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Colin Berry’s Method and 3D Information

May 10, 2015 5 comments

it is presumptive to think the 3D information represents cloth-to-body distance.
It is presumptive because you must have a method in mind

clip_image001A reader writes:

Colin Berry’s method may provide synthetic cloth to body information represented by varying color density for close together body features such as fingers beside each other. It cannot provide proper relative spatial information for disparate features related to each other at a distance such as the tip of the nose and the outer edge of each cheek.  Dr. Berry’s method cannot generate the sort of spatial information we see in Petrus Soon’s 3D renditions.

You are possibly right that Colin’s method cannot produce meaningful, relative 3D information for “disparate features related to each other at a distance.”  That seems obvious when looking at his method. But is that 3D information really contained in the shroud image in the sense you suggest? Does it represent reality?

1) I’m still not convinced that the 3D information represents cloth-to-body distance. It works out, it seems to me, to somehow represent body shape but it is presumptive to think the 3D information represents cloth-to-body distance. It is presumptive because you must have a method in mind to even suggest it.

 2)  I certainly have serious reservations about the 3D work undertaken by Petrus Soons.  I suspect that the real 3D information on the shroud is more like what we see with ImageJ, the VP8 and John Jackson’s 3D corrugated cardboard plot exhibited at the U.S. Air Force Academy Chapel in Colorado.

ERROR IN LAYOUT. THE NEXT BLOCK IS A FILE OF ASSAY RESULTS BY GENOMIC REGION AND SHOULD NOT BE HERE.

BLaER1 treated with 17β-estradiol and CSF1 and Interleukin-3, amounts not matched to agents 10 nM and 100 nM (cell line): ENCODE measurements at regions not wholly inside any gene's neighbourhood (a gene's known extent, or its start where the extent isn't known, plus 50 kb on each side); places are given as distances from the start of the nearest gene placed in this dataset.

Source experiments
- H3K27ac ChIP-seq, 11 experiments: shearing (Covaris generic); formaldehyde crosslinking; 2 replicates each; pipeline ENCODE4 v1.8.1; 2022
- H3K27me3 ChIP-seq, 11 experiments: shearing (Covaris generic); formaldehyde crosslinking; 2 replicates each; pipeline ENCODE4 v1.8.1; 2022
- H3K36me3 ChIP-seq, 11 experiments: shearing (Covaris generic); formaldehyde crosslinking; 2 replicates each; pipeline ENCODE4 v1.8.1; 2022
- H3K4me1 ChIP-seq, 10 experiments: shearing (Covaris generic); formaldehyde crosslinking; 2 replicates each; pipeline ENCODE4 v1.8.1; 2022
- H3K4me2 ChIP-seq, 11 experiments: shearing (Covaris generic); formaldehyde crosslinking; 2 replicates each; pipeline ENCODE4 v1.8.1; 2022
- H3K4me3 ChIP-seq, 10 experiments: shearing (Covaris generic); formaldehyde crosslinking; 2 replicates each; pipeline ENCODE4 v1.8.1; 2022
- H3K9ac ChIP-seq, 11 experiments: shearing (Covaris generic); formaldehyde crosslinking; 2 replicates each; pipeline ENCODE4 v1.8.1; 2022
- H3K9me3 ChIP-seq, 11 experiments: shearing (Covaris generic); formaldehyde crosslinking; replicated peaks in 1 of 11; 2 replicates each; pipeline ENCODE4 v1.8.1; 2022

Might Colin’s method produce that kind of 3D data? I don’t think so, “synthetic” or otherwise. But I don’t know that. I think we need to wait and see.

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Beyond LUWU and LOTTO

July 29, 2014 7 comments

Colin has an interesting piece on his blog. Unfortunately due to his unconventional way of posting, what should have been, by itself, a posting is an unrelated addendum to a different topic. You will need to go to his posting, Might John P.Jackson have been right in thinking the frontal and dorsal images of the Man on the Turin Shroud are subtly different? Different imprinting configurations ("LOTTO" v "LUWU")? and scroll down, way-way down, until you see a picture of a man and his wife.